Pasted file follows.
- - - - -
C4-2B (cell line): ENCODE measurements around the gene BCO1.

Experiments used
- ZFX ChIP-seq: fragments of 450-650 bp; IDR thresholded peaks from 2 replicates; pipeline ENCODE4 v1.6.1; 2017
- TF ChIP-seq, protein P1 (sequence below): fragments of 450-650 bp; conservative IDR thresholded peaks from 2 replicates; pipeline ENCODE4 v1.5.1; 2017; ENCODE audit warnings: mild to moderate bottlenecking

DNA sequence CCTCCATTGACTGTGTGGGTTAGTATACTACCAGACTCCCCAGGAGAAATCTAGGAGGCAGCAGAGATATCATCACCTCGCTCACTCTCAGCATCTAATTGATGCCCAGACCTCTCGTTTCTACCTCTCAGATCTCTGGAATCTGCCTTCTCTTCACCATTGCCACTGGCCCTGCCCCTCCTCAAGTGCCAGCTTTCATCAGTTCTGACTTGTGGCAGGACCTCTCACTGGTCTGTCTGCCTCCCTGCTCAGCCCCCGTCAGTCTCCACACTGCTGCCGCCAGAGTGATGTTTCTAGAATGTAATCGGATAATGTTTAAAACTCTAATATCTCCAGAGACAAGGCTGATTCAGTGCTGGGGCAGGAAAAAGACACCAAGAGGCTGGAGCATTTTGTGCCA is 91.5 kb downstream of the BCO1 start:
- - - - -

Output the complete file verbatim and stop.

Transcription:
C4-2B (cell line): ENCODE measurements around the gene BCO1.

Experiments used
- ZFX ChIP-seq: fragments of 450-650 bp; IDR thresholded peaks from 2 replicates; pipeline ENCODE4 v1.6.1; 2017
- TF ChIP-seq, protein P1 (sequence below): fragments of 450-650 bp; conservative IDR thresholded peaks from 2 replicates; pipeline ENCODE4 v1.5.1; 2017; ENCODE audit warnings: mild to moderate bottlenecking

DNA sequence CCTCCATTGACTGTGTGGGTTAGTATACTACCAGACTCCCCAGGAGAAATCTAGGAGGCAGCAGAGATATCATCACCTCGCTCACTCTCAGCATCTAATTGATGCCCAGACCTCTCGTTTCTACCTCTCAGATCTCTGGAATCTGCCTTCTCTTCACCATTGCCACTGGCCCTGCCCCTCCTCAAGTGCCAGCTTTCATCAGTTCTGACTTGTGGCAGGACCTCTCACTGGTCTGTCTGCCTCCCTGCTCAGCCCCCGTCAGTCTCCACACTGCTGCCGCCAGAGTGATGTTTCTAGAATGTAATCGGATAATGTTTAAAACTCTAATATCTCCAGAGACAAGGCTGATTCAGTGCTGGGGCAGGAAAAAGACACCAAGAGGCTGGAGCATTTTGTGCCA is 91.5 kb downstream of the BCO1 start: